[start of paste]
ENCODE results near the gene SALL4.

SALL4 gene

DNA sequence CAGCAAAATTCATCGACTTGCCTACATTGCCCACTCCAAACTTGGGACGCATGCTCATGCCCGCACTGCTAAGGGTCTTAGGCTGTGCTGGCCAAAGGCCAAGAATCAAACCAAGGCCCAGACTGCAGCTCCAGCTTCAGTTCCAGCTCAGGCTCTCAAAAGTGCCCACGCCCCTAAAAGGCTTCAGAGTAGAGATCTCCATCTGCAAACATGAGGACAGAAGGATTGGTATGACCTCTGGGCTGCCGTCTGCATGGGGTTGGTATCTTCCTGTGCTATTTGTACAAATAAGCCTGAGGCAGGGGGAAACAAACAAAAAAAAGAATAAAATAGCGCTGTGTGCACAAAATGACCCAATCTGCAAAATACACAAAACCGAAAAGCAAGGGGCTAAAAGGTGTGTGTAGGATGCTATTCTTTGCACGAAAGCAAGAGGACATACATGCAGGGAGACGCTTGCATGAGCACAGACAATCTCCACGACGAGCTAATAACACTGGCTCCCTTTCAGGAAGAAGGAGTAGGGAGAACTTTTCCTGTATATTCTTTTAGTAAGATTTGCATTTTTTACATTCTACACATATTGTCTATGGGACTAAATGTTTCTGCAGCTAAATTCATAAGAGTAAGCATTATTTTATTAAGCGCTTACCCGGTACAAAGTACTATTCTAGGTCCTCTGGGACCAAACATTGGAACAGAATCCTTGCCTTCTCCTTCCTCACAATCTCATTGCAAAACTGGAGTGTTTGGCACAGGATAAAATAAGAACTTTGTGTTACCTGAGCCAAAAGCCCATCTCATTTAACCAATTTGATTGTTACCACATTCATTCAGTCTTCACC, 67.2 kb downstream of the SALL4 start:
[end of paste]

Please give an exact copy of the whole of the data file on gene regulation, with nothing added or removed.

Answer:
ENCODE results near the gene SALL4.

SALL4 gene

DNA sequence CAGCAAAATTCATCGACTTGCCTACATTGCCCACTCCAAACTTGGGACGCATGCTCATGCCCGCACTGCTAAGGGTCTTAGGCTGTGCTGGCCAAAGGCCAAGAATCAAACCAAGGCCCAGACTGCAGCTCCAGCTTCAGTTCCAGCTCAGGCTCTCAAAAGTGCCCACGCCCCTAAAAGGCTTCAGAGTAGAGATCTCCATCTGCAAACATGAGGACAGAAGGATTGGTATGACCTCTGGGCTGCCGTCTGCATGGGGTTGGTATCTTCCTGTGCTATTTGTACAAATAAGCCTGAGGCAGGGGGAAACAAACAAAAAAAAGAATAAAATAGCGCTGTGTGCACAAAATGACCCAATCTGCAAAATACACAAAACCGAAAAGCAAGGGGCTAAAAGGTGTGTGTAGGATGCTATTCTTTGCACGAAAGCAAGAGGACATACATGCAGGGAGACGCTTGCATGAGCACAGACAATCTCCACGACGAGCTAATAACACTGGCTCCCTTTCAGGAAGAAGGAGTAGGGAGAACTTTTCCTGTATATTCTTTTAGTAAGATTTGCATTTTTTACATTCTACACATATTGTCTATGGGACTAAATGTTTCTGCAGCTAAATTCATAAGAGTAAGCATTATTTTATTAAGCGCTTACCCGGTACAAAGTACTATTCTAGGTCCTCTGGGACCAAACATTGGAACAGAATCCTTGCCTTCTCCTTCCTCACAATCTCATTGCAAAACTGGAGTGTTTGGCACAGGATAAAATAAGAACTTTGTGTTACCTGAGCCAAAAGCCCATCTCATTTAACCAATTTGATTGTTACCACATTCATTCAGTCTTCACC, 67.2 kb downstream of the SALL4 start: